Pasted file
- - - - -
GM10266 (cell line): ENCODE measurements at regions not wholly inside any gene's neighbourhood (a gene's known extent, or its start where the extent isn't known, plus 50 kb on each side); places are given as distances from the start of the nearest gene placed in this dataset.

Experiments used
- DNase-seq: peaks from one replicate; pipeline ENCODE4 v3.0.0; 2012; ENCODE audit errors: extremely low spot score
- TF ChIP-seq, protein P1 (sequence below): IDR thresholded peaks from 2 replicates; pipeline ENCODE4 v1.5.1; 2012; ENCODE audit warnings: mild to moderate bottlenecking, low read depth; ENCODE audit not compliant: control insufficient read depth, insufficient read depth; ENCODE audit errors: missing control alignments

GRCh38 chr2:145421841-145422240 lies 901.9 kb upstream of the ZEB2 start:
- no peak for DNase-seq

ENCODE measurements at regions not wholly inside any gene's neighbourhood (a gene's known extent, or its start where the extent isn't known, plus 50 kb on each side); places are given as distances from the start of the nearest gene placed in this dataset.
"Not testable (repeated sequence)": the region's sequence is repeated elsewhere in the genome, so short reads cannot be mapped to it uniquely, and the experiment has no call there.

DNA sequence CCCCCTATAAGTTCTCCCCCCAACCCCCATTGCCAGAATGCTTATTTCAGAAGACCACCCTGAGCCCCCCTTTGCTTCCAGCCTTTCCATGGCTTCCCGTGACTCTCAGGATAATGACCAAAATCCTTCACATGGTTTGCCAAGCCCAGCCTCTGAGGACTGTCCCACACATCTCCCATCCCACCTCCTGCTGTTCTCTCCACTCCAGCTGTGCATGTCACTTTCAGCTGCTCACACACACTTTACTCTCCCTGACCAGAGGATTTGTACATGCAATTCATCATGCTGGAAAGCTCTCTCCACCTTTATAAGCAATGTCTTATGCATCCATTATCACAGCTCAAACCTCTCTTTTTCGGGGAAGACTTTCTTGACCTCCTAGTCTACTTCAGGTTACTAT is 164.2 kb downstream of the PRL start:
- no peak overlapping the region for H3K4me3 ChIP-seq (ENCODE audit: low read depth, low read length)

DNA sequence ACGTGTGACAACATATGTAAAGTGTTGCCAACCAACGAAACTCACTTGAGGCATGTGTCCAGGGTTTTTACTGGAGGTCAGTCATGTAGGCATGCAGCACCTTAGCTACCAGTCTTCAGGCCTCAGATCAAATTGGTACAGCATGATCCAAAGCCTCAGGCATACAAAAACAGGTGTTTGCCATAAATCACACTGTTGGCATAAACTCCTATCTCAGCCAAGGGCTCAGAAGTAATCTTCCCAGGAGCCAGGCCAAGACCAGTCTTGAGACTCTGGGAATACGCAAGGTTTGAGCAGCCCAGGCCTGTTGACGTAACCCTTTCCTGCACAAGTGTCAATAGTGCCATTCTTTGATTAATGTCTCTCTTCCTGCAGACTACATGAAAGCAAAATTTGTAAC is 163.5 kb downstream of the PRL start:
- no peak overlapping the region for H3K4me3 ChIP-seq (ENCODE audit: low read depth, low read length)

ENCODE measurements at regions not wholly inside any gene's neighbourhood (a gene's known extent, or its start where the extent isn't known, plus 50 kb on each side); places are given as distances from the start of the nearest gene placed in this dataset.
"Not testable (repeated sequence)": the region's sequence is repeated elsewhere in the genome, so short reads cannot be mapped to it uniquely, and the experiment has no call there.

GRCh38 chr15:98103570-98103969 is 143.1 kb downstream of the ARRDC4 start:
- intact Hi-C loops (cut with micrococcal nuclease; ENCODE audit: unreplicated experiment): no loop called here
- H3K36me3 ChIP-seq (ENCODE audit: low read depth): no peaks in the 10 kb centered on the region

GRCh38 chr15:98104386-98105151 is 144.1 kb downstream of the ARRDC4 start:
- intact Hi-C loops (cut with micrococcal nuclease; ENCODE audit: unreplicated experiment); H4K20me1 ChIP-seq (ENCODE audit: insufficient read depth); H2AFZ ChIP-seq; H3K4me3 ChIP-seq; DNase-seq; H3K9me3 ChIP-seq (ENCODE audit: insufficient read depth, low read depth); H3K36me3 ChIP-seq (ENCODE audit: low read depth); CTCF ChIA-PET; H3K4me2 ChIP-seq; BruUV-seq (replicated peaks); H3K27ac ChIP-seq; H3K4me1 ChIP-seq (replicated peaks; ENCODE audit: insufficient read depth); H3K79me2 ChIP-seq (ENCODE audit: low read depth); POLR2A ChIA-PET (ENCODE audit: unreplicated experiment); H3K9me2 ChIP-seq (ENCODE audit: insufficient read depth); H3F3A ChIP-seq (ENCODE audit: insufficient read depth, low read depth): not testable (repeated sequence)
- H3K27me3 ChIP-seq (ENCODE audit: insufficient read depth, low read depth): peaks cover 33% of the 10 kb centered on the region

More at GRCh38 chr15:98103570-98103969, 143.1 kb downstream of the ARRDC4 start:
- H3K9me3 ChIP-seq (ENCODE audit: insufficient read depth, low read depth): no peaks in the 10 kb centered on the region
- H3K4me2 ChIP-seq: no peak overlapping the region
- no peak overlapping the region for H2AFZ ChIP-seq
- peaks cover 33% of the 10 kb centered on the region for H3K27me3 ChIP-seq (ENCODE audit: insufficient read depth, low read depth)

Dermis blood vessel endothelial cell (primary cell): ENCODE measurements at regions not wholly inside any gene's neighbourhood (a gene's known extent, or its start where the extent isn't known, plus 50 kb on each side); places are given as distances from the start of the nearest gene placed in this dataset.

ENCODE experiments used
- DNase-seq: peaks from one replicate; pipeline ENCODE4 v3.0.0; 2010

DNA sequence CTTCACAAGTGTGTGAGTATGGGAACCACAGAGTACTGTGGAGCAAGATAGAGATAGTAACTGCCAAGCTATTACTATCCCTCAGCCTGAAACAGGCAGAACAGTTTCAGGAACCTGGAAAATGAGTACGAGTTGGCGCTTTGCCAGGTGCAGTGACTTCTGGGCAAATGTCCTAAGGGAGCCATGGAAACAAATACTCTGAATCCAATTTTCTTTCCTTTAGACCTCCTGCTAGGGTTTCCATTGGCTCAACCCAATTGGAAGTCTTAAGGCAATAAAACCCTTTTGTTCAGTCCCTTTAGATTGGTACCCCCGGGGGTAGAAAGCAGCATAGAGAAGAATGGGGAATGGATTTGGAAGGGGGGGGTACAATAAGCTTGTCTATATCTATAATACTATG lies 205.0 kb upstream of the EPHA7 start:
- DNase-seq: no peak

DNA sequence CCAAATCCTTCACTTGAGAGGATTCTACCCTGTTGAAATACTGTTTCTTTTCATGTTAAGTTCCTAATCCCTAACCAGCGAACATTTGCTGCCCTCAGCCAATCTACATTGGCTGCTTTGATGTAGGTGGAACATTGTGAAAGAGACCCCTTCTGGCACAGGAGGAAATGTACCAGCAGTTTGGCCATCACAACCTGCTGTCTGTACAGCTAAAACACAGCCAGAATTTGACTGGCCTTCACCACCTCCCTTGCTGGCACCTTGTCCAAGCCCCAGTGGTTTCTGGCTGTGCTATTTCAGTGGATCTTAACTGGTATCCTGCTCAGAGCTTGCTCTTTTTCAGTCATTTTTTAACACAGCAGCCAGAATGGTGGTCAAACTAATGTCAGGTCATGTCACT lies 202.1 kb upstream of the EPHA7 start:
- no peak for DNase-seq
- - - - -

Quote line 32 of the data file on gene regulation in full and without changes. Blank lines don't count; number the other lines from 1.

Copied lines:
- no peak for DNase-seq